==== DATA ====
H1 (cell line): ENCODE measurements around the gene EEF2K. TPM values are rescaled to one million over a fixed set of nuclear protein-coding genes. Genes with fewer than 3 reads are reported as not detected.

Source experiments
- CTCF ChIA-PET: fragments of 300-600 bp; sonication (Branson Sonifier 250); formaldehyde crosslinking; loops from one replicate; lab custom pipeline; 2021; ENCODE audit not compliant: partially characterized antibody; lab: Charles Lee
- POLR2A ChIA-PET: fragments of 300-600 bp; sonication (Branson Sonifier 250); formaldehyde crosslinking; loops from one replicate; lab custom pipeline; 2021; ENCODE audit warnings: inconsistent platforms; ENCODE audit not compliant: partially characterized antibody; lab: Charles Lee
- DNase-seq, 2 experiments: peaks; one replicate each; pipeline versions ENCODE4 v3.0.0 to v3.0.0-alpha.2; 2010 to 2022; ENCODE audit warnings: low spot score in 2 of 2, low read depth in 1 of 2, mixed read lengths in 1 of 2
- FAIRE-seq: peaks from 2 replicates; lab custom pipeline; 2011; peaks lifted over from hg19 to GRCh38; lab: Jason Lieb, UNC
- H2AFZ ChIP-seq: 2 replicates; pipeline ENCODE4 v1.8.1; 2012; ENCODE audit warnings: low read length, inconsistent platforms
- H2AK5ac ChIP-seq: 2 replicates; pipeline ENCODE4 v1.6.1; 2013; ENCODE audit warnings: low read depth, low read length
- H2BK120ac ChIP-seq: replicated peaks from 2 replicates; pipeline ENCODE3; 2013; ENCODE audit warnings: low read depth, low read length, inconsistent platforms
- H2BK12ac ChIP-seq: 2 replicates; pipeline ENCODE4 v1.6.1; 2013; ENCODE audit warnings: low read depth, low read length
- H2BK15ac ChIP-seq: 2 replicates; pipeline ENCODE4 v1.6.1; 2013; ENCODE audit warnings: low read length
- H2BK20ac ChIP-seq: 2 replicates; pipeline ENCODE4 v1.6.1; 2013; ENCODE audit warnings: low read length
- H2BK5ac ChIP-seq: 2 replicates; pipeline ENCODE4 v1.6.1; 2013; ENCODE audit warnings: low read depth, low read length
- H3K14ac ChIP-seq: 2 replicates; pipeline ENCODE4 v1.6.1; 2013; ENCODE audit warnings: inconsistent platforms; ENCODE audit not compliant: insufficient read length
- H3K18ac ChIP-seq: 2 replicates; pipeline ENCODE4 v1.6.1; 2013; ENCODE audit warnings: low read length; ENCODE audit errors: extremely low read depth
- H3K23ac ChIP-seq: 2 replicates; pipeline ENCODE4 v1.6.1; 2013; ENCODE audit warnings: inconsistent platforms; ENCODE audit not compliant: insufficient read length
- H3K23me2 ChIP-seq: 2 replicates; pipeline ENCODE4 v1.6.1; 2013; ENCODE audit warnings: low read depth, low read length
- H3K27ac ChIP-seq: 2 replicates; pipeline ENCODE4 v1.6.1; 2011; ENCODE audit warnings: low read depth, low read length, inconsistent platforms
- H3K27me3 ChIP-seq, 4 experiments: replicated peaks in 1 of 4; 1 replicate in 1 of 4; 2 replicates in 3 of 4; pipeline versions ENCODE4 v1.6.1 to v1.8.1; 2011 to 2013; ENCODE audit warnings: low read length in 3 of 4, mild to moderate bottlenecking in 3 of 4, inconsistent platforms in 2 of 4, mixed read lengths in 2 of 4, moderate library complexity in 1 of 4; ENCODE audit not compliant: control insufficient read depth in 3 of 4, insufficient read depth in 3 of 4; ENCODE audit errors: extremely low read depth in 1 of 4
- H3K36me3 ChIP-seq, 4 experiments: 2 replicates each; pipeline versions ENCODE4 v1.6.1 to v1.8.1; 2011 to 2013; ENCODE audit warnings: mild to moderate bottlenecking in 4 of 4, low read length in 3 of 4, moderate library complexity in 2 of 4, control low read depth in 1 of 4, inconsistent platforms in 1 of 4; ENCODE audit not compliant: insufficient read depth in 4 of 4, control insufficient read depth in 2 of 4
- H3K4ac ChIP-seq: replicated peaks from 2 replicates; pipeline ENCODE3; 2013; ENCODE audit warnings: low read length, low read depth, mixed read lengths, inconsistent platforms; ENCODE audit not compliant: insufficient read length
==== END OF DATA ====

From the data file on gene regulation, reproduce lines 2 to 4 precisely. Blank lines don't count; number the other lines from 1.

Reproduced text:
Source experiments
- CTCF ChIA-PET: fragments of 300-600 bp; sonication (Branson Sonifier 250); formaldehyde crosslinking; loops from one replicate; lab custom pipeline; 2021; ENCODE audit not compliant: partially characterized antibody; lab: Charles Lee
- POLR2A ChIA-PET: fragments of 300-600 bp; sonication (Branson Sonifier 250); formaldehyde crosslinking; loops from one replicate; lab custom pipeline; 2021; ENCODE audit warnings: inconsistent platforms; ENCODE audit not compliant: partially characterized antibody; lab: Charles Lee